It suits my needs perfectly and is my favourite torch out of all the ones I’ve owned. But bear in mind it may not be suitable for you: it’s quite chunky and not exactly small.
I also own several SureFire lights, and they have been boringly reliable. They are high-quality products, but I do personally think they are quite overpriced for what you get. If you can pick one up for a bargain (or are happy to drop the money on a full-price one), you can’t go wrong with them.
Maglite also has some great torches to choose from, and after spending time with it I developed a lot of love for the Mag-Tac rechargeable light. It’s a very ergonomic and durable product, and properly bright. Definitely not your dad’s Maglite from the 1990s.
Lastly, I am somewhat of a fan of LED Lenser. What I like about them is that they normally use common battery types and give a very decent output. They are also ergonomic and reliable. I have read criticism that they are “soft” and can’t handle too much rough use, which may be true. My backup LED Lenser has served me well for the past 7 years, so I cannot corroborate that particular complaint. They are generally slightly more affordable than the abovementioned brands, and that is a definite plus.
Beware Internet Advice
As my parting shot to you, I want to advise you to not become too brand-focused when making your choice. People can become very emotional about their chosen brand of torch, which is exactly why asking online forums and Facebook groups for advice is an exercise fraught with peril. Equally, there are people with vested interests in pushing particular brands, and they definitely aren’t going to give you unbiased input.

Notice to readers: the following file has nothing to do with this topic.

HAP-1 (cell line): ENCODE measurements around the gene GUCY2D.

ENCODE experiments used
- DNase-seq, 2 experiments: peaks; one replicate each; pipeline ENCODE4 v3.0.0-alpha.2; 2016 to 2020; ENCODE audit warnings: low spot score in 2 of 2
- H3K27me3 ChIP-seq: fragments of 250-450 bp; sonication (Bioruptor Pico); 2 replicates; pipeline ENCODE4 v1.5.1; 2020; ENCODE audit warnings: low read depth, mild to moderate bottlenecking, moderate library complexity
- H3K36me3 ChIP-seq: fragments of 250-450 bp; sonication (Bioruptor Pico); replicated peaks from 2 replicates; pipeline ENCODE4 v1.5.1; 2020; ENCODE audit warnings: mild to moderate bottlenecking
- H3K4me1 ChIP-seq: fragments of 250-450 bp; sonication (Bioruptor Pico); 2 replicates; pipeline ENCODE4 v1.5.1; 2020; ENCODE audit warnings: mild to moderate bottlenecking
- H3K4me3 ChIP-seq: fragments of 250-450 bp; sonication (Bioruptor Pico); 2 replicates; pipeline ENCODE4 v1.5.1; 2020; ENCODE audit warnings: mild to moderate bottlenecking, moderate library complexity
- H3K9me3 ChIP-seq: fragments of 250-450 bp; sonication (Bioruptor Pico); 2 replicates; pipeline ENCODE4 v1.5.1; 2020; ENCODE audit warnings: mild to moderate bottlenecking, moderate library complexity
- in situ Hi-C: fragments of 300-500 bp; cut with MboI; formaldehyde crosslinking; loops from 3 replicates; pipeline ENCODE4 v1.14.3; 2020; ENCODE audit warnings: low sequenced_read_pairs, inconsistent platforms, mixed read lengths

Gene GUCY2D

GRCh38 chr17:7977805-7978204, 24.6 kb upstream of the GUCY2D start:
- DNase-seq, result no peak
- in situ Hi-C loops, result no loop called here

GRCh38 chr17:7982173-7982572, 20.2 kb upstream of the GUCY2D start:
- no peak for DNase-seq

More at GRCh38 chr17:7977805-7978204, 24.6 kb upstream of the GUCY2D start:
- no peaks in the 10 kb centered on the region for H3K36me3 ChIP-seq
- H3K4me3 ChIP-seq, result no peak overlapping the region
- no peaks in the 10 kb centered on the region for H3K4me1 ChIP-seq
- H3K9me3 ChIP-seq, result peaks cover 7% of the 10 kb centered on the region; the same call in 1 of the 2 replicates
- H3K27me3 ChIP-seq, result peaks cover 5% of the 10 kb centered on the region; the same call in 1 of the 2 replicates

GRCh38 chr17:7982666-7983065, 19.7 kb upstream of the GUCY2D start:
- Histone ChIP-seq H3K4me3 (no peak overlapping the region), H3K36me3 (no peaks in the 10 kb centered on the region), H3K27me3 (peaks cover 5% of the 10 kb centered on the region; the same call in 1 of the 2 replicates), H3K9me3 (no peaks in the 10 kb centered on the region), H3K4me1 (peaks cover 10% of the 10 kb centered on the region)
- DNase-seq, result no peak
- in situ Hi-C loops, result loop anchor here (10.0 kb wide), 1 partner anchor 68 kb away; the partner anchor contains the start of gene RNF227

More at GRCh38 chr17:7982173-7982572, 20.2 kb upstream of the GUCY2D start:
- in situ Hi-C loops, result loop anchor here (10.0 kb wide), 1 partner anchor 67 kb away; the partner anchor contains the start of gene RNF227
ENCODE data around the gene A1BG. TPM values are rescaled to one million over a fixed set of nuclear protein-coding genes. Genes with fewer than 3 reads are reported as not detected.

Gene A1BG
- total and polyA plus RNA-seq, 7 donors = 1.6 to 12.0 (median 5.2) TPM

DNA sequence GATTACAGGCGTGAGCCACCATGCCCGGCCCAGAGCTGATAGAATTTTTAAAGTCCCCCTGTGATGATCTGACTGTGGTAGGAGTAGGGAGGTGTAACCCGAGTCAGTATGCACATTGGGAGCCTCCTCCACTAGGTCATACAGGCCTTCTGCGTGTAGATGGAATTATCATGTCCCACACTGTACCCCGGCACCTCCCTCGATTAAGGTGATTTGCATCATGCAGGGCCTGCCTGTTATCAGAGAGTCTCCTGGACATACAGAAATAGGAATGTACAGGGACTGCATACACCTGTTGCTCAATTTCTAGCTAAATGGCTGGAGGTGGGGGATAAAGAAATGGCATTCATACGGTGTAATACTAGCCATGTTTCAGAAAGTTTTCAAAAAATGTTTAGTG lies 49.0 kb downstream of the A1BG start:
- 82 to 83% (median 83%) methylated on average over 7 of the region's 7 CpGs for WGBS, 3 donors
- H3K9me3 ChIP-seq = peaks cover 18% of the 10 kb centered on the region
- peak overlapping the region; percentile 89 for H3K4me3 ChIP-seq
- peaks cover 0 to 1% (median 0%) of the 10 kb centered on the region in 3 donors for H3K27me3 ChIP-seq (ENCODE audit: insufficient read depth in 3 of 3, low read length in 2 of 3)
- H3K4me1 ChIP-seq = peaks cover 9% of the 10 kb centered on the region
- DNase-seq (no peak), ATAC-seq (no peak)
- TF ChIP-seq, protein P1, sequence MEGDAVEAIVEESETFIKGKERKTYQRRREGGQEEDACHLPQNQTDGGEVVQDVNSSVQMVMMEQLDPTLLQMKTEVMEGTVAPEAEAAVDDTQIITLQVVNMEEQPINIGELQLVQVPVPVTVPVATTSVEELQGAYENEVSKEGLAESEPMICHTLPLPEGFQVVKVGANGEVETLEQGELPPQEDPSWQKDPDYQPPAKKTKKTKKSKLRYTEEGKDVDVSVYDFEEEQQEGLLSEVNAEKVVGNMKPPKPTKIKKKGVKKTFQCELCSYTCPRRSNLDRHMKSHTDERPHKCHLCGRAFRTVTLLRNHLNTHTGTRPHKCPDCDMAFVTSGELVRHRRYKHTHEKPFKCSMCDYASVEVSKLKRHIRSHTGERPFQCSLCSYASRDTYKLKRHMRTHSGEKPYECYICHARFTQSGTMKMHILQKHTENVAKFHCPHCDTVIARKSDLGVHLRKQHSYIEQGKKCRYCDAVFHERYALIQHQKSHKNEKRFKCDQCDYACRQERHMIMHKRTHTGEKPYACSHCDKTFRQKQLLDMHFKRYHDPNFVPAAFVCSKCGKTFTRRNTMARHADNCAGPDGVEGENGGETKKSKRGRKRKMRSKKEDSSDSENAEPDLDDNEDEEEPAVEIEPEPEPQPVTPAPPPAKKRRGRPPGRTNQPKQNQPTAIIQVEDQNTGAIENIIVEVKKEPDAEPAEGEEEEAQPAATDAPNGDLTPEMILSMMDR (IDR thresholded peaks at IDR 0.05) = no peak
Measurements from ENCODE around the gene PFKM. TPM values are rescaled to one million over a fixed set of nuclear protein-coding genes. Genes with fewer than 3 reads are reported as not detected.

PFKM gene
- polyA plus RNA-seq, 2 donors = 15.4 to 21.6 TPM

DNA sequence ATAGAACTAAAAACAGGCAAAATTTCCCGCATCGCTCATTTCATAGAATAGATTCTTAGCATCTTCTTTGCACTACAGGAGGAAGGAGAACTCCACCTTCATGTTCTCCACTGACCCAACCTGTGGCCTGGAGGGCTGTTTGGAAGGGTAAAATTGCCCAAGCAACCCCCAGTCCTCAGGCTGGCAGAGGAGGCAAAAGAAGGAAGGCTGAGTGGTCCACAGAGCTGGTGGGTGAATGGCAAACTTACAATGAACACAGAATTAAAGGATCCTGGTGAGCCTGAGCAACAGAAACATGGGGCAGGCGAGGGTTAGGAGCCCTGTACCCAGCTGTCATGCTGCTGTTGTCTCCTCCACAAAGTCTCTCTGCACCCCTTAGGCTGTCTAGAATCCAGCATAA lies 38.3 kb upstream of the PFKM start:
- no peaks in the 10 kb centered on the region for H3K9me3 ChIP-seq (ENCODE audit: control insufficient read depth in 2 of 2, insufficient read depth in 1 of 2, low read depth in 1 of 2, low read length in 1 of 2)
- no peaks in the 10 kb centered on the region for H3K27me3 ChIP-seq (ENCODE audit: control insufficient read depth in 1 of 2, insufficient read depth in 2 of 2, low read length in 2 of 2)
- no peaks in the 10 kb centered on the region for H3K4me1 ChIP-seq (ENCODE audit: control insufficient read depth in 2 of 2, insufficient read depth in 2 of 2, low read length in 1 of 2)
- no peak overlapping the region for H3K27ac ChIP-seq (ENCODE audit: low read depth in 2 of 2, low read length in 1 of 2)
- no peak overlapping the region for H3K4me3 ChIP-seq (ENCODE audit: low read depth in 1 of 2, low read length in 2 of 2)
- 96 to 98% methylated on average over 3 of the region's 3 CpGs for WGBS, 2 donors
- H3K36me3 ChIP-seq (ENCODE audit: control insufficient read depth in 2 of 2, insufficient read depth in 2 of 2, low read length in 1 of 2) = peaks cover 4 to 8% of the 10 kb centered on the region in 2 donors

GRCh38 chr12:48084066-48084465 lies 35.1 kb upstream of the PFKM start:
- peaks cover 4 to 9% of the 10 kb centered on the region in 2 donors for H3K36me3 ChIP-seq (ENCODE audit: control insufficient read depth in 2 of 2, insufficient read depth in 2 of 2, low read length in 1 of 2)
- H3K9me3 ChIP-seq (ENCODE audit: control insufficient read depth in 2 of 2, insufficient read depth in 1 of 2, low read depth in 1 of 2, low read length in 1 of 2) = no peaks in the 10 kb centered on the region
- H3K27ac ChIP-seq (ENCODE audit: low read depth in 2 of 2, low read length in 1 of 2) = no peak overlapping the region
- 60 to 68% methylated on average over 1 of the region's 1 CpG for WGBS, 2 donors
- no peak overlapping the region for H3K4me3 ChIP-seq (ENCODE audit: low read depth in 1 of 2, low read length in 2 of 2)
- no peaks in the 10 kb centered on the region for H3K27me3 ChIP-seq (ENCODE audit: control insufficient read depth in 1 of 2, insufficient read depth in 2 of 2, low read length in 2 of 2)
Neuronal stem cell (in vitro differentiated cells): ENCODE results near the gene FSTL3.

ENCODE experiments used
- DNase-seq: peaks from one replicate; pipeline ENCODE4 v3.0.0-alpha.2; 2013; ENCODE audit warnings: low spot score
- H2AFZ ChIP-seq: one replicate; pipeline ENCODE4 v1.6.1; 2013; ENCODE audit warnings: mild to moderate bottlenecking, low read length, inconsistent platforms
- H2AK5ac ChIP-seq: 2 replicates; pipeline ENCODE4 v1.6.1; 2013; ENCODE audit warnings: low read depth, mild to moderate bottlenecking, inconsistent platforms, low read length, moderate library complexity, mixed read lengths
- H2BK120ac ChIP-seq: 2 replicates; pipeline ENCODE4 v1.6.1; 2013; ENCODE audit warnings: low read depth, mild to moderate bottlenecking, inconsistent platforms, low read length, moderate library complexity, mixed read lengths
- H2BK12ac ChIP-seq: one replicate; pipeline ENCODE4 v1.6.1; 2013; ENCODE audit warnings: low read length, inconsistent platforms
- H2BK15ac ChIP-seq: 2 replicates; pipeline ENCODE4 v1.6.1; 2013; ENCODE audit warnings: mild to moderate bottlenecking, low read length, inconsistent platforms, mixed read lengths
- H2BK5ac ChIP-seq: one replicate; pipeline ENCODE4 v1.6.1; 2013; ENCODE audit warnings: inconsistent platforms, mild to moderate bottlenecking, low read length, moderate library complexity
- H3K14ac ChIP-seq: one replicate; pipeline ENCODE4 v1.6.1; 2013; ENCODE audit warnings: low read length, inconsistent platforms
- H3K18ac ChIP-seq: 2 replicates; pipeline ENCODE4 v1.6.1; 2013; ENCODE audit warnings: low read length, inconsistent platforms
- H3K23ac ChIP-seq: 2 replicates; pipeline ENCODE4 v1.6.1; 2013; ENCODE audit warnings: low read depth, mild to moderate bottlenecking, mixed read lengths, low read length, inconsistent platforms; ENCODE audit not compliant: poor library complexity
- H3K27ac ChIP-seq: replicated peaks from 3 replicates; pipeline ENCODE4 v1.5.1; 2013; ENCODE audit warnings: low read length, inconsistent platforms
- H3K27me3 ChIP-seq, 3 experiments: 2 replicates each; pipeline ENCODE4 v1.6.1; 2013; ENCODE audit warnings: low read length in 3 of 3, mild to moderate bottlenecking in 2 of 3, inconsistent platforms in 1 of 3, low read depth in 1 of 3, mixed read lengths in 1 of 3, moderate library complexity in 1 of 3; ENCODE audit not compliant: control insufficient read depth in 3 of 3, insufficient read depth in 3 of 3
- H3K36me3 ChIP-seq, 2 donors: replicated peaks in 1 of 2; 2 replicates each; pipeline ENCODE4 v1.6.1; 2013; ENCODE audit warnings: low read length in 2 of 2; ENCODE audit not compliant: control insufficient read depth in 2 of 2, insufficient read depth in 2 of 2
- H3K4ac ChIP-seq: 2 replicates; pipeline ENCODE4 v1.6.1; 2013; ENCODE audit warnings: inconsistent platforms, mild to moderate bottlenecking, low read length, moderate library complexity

Instead, think carefully about where and when you would use your torch – what its primary purpose is – and when you would need it most. And then take those realistic requirements and go look for a product that best satisfies them. If it is for personal safety and defence, I recommend budgeting properly for it and treating the exercise as an investment. You can get some decent cheap torches, but it’s always advisable to pay more for a good product.
I’ve seen enough folks with cheap lights on night shooting courses where the lights fail when they are most needed. So don’t sell yourself short in this regard. But also do your research so you don’t end up spending a lot of money on something that doesn’t work for you. Or blows up.
Written by Gideon Joubert.
Gideon is the owner and editor of Paratus.